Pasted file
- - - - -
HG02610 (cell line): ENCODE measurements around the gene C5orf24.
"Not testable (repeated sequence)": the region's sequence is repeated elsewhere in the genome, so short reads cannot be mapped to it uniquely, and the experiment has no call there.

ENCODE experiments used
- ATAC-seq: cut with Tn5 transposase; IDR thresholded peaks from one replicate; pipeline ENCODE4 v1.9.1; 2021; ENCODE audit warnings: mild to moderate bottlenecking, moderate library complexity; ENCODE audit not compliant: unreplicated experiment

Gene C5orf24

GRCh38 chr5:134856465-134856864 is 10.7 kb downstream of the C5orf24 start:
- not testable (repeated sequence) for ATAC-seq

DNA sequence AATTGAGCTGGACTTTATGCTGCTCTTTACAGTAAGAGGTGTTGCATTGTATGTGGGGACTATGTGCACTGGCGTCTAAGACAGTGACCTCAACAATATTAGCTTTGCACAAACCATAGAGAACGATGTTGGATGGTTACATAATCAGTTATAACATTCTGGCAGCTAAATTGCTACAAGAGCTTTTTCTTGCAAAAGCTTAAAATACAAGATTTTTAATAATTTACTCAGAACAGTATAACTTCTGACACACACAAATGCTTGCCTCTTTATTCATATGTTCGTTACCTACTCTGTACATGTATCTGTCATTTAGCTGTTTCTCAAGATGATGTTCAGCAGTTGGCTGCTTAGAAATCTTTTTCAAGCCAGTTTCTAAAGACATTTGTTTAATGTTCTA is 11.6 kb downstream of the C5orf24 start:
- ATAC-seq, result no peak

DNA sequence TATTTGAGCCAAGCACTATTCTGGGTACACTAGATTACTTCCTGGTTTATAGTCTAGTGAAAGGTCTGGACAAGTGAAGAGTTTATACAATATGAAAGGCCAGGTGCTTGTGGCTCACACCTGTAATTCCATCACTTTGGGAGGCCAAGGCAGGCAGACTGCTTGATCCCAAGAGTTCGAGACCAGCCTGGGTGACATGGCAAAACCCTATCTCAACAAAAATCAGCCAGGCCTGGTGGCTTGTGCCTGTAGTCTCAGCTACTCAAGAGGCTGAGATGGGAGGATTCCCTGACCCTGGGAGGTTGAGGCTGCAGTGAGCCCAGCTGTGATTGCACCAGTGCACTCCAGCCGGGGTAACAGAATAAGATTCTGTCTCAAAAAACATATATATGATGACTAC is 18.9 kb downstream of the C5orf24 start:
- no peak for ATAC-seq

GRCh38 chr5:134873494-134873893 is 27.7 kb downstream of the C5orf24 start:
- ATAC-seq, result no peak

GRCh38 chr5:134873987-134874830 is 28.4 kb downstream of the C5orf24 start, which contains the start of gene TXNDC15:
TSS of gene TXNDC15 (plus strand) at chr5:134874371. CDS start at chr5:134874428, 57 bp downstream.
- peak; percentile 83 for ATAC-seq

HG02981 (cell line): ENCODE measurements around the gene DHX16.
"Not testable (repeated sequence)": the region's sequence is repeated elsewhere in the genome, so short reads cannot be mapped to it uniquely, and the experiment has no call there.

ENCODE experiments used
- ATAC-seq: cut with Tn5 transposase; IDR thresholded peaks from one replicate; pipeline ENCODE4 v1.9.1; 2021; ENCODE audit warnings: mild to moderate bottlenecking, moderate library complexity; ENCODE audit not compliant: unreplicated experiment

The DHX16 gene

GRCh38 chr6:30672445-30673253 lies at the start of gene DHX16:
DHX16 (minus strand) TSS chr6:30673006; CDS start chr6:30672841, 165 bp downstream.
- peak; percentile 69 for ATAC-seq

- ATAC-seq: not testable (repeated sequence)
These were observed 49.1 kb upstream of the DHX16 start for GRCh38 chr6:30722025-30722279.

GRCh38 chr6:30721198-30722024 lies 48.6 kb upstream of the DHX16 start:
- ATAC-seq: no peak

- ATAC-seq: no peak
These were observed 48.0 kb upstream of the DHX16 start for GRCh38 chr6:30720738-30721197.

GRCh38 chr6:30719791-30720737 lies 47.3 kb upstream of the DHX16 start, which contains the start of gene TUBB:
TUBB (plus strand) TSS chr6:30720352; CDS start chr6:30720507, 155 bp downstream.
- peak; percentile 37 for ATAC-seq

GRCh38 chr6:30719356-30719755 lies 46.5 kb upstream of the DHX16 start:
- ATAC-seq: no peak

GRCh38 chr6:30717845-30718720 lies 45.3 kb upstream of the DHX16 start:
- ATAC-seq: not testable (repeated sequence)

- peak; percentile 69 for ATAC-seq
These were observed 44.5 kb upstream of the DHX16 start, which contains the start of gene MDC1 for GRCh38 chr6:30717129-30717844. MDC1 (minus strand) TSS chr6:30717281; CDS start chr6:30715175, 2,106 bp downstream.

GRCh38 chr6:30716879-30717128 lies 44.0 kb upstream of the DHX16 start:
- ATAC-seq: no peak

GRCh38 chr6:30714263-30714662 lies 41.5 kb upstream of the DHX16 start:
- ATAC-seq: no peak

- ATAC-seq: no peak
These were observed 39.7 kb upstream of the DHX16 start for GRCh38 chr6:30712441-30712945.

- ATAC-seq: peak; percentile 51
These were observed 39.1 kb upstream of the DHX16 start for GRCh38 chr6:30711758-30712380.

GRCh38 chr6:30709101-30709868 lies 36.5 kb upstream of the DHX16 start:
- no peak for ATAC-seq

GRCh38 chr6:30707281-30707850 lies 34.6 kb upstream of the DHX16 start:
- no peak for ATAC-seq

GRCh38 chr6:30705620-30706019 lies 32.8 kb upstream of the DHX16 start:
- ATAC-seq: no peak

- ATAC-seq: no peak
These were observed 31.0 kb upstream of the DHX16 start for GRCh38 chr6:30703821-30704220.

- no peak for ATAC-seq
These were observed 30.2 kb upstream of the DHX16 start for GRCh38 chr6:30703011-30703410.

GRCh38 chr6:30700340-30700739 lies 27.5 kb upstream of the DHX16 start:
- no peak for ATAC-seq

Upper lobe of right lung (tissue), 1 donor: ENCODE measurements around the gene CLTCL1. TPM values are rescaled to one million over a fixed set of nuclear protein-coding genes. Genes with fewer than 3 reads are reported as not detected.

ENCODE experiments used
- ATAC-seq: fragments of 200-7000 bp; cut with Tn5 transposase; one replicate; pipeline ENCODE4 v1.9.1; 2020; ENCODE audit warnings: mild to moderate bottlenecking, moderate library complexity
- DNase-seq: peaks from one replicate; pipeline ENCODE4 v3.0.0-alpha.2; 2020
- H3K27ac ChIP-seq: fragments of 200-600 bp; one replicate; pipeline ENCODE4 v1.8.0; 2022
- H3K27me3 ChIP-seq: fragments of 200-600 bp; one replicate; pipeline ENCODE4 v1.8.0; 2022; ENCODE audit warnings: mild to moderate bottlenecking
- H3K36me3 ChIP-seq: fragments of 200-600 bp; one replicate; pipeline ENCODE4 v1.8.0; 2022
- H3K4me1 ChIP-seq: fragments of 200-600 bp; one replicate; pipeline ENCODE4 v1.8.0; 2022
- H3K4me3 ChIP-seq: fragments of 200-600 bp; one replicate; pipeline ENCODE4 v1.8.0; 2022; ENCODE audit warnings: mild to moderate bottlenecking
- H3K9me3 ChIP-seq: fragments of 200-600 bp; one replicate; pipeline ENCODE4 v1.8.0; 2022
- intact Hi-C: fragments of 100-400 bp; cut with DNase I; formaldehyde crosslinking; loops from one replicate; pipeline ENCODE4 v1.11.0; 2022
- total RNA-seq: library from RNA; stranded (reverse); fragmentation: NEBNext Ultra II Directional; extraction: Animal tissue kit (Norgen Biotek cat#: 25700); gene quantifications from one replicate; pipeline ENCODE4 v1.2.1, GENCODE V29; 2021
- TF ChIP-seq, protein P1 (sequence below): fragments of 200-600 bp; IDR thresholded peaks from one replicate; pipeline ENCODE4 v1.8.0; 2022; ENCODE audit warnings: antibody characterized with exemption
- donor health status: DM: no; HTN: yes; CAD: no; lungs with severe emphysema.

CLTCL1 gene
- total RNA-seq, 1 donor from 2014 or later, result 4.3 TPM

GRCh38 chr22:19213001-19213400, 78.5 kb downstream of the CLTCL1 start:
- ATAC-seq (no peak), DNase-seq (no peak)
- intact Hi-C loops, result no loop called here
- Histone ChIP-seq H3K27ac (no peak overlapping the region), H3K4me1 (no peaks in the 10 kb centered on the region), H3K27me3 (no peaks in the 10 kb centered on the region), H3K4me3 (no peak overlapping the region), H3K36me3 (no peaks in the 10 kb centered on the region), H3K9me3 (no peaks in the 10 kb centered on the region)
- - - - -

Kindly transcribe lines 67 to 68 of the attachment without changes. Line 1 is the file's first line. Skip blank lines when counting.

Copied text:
- H3K4me1 ChIP-seq: fragments of 200-600 bp; one replicate; pipeline ENCODE4 v1.8.0; 2022
- H3K4me3 ChIP-seq: fragments of 200-600 bp; one replicate; pipeline ENCODE4 v1.8.0; 2022; ENCODE audit warnings: mild to moderate bottlenecking